Offering environmentally-friendly flights, French startup Flying Green wants to be a premium and eco-responsible airline company. Using Paris Orly Airport (ORY) as a hub, Flying Green plans to commence operations in 2023 with a fleet comprised of the latest generation of aircraft.
Based on a business plan revealed on December 6th, Flying Green says that it has approached European planemaker Airbus to acquire three Airbus A320neos. To finance the purchase of the new aircraft, Flying Green says it will launch a fundraising campaign in the coming year.
Flying Green wants to use SAF for all its flights
On its website Flying Green posted the following statement about what it would like to do:
“Flying Green is committed to implementing all existing technologies that are the most efficient for the environment, from the start of its operation. It wants to be the quietest airline company. It aims to be the first “net-zero emission of CO2” by adapting as and when to new certified technologies in order to maintain a high level of safety. A passenger traveling with Flying Green will thus reduce their CO2 emissions by 16% on average.”
In its business model, Flying Green highlights the following steps it wants to take, which are:
- From the start of its operations, Flying Green plans to use at least 5% of Sustainable Aviation Fuel (SAF).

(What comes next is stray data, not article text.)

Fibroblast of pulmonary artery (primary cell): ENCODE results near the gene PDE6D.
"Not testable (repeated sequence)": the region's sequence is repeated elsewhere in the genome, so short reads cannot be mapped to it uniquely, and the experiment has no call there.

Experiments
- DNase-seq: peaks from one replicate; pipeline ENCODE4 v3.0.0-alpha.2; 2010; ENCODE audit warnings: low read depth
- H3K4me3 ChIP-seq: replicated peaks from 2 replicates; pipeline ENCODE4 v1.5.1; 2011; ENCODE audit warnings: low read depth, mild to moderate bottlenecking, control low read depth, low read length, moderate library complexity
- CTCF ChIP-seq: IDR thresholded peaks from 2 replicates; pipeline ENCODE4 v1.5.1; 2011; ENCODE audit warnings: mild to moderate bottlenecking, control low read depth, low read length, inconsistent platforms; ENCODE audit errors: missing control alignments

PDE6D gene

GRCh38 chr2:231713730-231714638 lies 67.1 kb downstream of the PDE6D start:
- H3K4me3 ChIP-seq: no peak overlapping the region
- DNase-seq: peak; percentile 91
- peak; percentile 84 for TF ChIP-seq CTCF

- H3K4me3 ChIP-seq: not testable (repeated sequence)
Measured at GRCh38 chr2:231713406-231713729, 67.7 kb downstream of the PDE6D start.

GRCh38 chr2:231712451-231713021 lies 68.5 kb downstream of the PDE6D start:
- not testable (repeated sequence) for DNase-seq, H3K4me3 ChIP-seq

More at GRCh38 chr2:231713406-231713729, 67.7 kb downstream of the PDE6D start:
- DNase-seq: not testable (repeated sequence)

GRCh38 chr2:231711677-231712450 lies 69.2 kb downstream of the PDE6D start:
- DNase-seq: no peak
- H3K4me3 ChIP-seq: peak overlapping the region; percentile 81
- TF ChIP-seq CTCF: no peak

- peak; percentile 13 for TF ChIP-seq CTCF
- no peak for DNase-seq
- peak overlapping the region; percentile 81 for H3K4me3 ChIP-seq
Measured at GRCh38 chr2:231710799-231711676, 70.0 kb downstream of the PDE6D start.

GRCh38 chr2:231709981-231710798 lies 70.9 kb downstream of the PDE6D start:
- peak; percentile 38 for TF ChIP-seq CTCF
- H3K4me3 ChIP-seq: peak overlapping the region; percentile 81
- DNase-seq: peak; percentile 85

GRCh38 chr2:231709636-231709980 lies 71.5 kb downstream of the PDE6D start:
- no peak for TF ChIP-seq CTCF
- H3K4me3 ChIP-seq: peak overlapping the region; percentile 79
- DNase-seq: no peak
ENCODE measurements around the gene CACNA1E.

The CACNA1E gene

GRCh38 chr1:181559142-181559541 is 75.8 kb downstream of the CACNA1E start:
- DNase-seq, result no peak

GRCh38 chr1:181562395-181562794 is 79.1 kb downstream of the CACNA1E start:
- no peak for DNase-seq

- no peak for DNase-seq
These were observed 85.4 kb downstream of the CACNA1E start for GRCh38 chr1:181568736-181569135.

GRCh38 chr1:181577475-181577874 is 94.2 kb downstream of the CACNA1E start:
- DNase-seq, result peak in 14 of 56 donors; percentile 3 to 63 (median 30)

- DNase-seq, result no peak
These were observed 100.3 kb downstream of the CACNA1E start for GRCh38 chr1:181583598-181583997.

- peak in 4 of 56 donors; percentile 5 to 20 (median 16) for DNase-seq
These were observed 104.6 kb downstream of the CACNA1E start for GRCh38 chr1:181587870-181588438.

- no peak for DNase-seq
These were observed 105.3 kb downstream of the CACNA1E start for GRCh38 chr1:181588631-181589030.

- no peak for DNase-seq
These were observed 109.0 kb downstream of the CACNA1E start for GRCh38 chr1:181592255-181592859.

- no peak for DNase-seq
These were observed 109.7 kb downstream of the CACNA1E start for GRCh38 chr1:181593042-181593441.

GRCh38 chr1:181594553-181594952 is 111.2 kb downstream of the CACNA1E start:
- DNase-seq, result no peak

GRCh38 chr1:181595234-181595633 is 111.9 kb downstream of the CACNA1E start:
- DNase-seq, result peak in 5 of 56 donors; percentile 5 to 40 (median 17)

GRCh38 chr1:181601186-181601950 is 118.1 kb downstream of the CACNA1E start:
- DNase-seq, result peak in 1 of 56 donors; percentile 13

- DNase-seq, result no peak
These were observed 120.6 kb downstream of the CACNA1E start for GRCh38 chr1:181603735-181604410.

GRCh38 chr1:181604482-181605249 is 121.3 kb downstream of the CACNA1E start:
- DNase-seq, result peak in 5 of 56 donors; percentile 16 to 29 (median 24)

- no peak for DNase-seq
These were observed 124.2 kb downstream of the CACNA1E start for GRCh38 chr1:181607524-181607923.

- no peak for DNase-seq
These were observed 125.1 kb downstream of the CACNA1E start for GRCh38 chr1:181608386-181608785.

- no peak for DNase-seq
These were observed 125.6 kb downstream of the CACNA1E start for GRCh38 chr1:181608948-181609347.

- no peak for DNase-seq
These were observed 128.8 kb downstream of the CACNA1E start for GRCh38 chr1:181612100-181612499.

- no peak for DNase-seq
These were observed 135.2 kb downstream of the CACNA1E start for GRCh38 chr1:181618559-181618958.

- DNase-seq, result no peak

- Operate the newest generation aircraft, which are more fuel-efficient and quieter than previous generation planes.
- Use green operational procedures both in the air and on the ground.
- Select and only work with environmentally responsible partners
- All Flying Greener employees will sign an ethics charter stating that they are committed to the sustainable development of the airline.
- From the start of operations, there will be a zero paper policy and the use of 100% recyclable products.
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Airlines are under pressure to cut emissions
The aviation industry faces pressure to go green and will need to spend billions of dollars on becoming more environmentally friendly. By being eco-friendly, they also risk putting up fares which could result in only the wealthy being able to fly.
Airlines worldwide have already pledged to become carbon neutral by 2050, as has the European Union, which also wants to see taxes raised on kerosene. For airlines to transition, they need to invest in new, more fuel-efficient aircraft. Currently, fuel costs represent between 20% and 30% of operating costs for airlines. While the obvious choice is to switch to using sustainable fuels made from organic products like cooking oil and algae it is also more expensive.
SAF costs three times more than conventional jet fuel
Producing Sustainable Aviation Fuel (SAF) costs three times more than regular jet fuel. Because of this, airlines are not buying enough SAF to get makers of it to increase production. When speaking to France 24 about the production of SAF, the head of French oil and gas giant TotalEnergies Patrick Pouyanne said:
“The energy and the ecological transition will have to be financed not only by airlines or energy companies but also by the whole chain, including customers.”
With the pressure to replace older aircraft with new ones and governments looking to increase the tax on aviation fuel, there is only one way that prices for air tickets can go, and that is up.
What do you think of FLying Greener and their plans? Please tell us what you think in the comments.